Posted by: episystechpubs | January 14, 2015

Editor’s Corner: Back to Basics

I’m calling this first portion of our grammar adventure “Back to Basics.” We’re going to start at the beginning (a very good place to start)—not quite like Maria von Trapp, but close. I am using The McGraw-Hill Handbook of English Grammar and Usage as my guide and we’re going to ease into this whole thing.

Parts of Speech

Yes, we’ve covered these before, but let’s come at it from a different angle this time. Depending on your resources, there may be seven, eight, or nine parts of speech. We are sticking with the classic eight: nouns, pronouns, adjectives, verbs, adverbs, conjunctions, prepositions, and interjections.

That’s fine and dandy, but how does that help us? Well, knowing how a word functions in a sentence can eventually improve your use of that word and your grammar. From the McGraw grammar book:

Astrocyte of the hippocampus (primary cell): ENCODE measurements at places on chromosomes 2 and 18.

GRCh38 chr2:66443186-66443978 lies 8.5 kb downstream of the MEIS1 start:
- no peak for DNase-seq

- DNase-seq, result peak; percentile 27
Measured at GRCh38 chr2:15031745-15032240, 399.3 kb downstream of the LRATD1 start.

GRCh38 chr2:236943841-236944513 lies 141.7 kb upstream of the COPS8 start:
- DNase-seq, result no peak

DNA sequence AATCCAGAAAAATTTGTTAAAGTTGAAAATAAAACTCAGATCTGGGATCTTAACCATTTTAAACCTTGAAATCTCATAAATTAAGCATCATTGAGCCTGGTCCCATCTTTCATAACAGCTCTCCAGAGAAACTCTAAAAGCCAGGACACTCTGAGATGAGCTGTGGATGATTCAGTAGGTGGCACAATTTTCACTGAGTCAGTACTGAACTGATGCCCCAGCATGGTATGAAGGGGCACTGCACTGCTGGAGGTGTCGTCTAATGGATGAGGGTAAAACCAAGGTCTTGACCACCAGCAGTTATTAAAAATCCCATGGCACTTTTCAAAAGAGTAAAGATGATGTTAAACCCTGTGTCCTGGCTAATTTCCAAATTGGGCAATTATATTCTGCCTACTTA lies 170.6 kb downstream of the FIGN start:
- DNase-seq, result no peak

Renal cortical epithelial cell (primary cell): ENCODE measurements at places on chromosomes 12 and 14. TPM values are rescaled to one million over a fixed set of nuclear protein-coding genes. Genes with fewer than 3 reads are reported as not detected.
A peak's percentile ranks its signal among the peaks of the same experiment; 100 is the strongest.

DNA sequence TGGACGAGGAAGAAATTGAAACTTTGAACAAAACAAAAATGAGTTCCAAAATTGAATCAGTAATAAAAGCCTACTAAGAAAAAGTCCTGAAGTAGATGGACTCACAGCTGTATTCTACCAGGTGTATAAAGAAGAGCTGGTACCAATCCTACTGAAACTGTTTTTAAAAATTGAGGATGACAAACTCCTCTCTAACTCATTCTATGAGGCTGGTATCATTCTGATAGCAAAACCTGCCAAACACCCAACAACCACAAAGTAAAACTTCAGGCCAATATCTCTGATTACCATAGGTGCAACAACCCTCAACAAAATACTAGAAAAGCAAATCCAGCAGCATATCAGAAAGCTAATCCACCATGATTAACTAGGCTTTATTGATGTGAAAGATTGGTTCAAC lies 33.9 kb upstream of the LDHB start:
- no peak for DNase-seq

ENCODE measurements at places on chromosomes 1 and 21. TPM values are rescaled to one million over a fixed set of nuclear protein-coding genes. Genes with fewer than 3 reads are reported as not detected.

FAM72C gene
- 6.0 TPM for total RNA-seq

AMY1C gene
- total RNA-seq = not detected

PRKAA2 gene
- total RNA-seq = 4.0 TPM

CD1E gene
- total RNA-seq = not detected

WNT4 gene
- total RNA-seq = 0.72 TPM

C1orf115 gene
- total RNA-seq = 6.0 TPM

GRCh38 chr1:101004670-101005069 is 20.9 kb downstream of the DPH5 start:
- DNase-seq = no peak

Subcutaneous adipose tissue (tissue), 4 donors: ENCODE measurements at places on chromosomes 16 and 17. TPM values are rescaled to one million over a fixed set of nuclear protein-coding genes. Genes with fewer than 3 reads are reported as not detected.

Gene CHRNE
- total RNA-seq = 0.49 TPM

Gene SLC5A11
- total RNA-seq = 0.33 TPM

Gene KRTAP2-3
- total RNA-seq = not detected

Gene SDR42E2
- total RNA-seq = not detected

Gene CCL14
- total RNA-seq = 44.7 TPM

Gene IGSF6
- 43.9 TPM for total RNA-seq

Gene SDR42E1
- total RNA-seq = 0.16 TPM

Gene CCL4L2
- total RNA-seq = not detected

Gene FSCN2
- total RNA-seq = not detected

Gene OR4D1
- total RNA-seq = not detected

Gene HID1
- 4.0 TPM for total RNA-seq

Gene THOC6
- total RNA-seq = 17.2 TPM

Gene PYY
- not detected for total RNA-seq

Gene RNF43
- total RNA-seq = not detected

Words are classified into parts of speech according to the way words function in a sentence. It is important to realize that a word’s part of speech is not inherent in the word itself but in the way the word is used. [KC – Emphasis mine.] It is not unusual for a word to belong to more than one part of speech class depending on how the word is used. For example, the word round can be used as a noun, a verb, or an adjective:

Noun: Should we get another round?

Verb: Horses round the last post and head for home.

Adjective: He put a small, round pebble in his pocket.

So, instead of asking the question, “What part of speech is X?,” we should always ask the question, “What part of speech is X in this sentence?”

While you chew on that a bit, here is a repeat of one of my favorite punctuation jokes:

Kara Church

Technical Editor, Advisory

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